To further engage the folks around you…

4. Keep on teaching your people.

It will make them feel better about themselves, and it will make them more valuable to your organization. According to the research, almost everyone craves some rewards and recognition. And one of the best, most desired rewards, is EXCELLENT training that not only educates but motivates the attendees.

You see … if you invest in HIGH QUALITY training, you’re telling your people they’re worth the investment you are making. You are affirming their worth. And that always increases their engagement at work.

Of course, I know there are some skeptics out there who will ask me, “What if I invest all this money in training my people and they leave?” I answer them by asking, “What if you don’t train your people and they stay?”

And then, with their newly gained information and skills, if you want to elicit even more engagement…

5. Give them a chance to make a difference.

You simply cannot have an engaged workforce or an engaged employee if they don’t think their work makes any difference. Indeed, if that’s what they think, you’ll soon notice that they do just enough work to get by.

You’ve got to give them a chance to make a difference somehow somewhere. It’s one of the basic laws of motivation that applies to animals as well as people.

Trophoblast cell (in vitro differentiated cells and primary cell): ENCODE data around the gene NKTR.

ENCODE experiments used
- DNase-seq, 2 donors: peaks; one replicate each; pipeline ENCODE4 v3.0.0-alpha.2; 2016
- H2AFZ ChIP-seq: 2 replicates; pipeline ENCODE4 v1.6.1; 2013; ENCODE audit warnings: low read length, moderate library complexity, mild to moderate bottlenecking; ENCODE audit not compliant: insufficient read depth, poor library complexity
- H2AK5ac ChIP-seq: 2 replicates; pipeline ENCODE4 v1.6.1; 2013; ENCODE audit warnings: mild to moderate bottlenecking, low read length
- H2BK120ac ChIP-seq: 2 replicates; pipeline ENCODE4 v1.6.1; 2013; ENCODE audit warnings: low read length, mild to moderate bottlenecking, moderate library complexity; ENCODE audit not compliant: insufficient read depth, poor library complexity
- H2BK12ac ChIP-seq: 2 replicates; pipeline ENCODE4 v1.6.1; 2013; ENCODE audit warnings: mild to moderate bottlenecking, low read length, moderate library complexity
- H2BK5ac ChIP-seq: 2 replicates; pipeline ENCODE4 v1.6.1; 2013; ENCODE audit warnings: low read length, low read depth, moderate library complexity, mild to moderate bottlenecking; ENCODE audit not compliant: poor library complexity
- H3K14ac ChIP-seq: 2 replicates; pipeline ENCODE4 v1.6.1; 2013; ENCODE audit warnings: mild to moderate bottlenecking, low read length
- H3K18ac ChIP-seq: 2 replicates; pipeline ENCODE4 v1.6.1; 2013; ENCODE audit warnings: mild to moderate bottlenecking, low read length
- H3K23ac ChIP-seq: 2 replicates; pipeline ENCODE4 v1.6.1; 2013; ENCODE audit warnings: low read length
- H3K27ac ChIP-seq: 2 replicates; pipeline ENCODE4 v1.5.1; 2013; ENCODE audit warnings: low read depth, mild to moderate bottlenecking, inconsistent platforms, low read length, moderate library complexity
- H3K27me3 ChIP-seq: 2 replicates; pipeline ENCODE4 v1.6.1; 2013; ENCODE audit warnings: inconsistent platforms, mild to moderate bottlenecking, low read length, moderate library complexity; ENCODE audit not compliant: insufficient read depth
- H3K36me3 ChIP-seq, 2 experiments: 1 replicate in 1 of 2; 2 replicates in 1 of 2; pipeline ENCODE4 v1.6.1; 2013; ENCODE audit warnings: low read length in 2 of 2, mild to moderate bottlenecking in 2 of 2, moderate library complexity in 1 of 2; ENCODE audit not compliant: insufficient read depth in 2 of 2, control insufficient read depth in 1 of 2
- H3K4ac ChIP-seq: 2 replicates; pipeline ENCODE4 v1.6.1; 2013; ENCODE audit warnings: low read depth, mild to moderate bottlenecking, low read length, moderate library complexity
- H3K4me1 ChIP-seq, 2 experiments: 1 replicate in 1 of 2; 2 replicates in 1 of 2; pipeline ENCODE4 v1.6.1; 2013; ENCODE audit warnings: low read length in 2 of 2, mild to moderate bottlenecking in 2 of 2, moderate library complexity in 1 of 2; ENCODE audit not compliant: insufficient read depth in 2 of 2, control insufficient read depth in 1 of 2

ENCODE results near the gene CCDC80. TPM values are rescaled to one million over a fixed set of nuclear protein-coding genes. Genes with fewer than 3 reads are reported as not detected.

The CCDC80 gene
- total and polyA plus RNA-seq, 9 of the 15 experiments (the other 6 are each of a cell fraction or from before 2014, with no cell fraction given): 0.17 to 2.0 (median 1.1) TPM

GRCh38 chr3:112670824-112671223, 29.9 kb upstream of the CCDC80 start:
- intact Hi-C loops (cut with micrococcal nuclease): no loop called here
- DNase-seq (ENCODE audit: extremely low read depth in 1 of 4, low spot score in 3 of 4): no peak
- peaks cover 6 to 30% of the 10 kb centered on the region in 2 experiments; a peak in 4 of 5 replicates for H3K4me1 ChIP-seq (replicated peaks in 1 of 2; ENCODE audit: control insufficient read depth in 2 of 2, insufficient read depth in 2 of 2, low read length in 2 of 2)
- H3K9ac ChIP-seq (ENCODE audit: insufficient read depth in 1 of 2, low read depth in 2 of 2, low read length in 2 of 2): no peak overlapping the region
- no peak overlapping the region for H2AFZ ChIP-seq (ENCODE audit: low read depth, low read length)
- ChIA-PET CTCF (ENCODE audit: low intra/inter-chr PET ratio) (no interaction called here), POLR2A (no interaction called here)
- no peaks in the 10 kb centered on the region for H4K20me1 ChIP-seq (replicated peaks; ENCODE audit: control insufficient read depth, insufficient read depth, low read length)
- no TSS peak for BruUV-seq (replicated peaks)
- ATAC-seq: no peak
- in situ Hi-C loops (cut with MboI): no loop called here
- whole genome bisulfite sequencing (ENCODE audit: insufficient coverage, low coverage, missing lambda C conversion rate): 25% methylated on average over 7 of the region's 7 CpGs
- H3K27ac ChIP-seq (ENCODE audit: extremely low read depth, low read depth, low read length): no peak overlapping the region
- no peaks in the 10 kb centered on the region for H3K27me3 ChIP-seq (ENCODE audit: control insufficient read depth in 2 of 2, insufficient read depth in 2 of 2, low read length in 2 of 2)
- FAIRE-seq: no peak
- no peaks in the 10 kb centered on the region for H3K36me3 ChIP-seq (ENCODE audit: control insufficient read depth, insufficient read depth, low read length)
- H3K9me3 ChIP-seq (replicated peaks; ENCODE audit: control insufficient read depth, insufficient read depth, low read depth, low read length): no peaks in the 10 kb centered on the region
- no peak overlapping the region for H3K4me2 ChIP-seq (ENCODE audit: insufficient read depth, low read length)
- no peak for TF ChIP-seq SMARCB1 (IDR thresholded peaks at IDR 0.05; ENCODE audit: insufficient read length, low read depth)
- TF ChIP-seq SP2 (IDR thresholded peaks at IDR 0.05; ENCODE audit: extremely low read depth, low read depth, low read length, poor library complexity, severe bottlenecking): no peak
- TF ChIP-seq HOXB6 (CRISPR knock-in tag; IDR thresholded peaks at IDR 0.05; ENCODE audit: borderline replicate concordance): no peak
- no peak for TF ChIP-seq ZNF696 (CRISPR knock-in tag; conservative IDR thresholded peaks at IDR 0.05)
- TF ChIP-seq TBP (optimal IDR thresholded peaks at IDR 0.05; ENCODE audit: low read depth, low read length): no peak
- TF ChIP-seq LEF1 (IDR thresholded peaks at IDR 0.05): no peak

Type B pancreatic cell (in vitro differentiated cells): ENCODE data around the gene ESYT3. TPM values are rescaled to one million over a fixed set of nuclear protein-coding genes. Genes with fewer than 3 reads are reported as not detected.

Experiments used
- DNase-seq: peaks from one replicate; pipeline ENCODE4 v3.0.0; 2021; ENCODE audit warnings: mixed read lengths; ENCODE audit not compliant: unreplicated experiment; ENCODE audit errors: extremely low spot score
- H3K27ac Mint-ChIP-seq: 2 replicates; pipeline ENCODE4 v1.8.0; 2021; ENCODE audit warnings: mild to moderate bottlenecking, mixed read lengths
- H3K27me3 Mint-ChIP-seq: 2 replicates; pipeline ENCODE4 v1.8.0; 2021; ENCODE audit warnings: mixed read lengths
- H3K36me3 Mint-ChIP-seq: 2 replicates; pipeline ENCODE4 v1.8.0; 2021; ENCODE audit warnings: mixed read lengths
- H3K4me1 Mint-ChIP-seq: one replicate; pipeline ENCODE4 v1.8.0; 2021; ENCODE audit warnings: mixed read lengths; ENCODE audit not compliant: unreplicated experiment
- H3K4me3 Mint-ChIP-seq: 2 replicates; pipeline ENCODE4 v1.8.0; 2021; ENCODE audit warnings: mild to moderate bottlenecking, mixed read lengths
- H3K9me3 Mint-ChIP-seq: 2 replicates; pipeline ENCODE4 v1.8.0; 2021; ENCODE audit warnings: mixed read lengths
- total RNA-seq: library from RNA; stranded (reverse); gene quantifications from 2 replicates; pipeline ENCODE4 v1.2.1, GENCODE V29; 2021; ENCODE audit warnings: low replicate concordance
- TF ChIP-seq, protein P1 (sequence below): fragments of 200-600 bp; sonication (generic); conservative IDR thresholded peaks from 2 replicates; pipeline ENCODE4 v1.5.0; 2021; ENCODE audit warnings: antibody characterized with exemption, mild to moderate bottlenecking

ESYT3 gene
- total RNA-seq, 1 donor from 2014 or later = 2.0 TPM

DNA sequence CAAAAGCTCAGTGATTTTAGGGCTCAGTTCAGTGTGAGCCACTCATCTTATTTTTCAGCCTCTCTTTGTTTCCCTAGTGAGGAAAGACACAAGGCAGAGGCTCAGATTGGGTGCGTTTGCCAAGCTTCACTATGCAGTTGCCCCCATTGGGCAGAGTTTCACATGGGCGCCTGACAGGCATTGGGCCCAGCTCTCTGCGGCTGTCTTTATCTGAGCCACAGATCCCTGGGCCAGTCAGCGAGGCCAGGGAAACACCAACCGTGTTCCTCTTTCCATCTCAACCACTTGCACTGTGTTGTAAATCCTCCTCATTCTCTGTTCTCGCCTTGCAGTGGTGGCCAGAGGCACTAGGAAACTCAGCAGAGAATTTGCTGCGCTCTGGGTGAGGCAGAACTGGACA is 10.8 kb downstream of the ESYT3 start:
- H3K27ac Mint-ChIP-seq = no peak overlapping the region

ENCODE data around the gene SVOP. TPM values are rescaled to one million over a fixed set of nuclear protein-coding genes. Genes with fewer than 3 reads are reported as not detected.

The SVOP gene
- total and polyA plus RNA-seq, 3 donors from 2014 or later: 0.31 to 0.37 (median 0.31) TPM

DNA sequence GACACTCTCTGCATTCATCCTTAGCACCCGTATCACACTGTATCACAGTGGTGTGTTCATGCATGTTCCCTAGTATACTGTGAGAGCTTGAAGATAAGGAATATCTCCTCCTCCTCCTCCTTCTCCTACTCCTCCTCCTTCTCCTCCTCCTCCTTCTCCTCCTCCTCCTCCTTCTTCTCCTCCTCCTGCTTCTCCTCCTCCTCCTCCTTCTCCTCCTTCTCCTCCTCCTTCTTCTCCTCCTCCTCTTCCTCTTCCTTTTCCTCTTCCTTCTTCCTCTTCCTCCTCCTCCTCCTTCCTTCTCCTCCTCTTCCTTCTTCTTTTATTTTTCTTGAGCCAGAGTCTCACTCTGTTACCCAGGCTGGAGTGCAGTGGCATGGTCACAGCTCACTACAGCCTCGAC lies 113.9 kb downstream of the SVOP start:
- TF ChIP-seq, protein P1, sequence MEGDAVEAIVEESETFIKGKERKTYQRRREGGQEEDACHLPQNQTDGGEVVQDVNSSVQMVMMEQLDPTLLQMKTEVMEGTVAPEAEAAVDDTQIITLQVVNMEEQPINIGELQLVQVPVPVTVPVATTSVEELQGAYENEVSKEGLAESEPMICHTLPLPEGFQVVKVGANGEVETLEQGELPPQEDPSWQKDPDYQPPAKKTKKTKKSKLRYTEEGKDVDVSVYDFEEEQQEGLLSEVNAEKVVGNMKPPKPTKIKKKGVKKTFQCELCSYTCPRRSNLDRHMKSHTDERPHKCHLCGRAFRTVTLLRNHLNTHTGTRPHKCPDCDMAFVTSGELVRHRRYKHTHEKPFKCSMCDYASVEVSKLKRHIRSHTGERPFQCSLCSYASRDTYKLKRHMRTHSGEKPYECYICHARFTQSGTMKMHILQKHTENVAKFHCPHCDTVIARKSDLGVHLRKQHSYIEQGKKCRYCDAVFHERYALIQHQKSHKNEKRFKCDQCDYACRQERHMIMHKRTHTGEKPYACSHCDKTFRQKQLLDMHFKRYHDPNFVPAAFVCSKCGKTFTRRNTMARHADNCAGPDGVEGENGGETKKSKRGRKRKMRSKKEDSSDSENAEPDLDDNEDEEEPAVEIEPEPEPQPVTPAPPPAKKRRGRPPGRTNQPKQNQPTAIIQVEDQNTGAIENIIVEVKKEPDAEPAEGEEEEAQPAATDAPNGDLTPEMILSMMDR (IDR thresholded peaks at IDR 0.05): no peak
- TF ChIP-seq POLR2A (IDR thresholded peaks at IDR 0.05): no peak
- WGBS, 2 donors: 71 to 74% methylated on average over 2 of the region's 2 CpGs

Take Molly, for example. She’s a grey speckled pony who was abandoned by her owners when Hurricane Katrina hit southern Louisiana . She spent weeks on her own before finally being rescued and taken to a farm where abandoned animals were stockpiled. While there, she was attacked by a pit bull terrier and almost died. Her gnawed right front leg became infected and needed to be removed below the knee … or be put down.

The vet, Rustin Moore decided on the surgical option and outfitted Molly with an artificial limb, when it would have been so much easier to put her down. But Moore noticed a special quality in Molly, that she was sweet and allowed people to handle her, even though she had to cope with a great deal of pain. Somehow Molly sensed that other people had their problems, just like she did, and perhaps she could help them.

These days, Molly has a job. Her owner takes her to shelters, nursing homes, and rehabilitation centers …anywhere people need some hope. Wherever Molly goes, she shows her pluck. She’s inspiring people and having a good time doing it.

“It’s obvious to me that Molly had a bigger role to play in life,” Moore said. “She survived the hurricane; she survived a horrible injury, and now she is giving hope to others. She’s not back to normal, but she’s going to be better. To me, she could be a symbol for New Orleans itself.”

Personally, I think she’s the perfect example of what happens when you give people a chance to make a difference. They keep on giving their best. So ask yourself, “What are you doing today that helps other people make a meaningful and noticeable difference?”

The more engaged your people, the better your workplace. And the better your workplace, the better your business. So go out there and “engage” everyone you can.

Action:  On a scale of 1 to 100, where 100 is perfectly and fully engaged, what score would you give your company, department, or family? And what are you going to do about it?